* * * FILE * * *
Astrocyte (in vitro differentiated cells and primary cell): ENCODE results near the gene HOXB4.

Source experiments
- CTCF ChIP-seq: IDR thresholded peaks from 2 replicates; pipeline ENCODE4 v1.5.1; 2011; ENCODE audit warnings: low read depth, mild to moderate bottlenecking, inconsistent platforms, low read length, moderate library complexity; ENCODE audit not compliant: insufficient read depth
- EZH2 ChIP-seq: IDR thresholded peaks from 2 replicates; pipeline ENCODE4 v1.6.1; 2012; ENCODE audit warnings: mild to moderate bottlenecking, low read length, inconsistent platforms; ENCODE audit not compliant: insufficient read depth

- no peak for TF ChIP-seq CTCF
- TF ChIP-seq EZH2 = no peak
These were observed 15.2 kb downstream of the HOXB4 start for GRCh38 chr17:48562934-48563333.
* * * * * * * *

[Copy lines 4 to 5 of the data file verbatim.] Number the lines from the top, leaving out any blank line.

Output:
- EZH2 ChIP-seq: IDR thresholded peaks from 2 replicates; pipeline ENCODE4 v1.6.1; 2012; ENCODE audit warnings: mild to moderate bottlenecking, low read length, inconsistent platforms; ENCODE audit not compliant: insufficient read depth

- no peak for TF ChIP-seq CTCF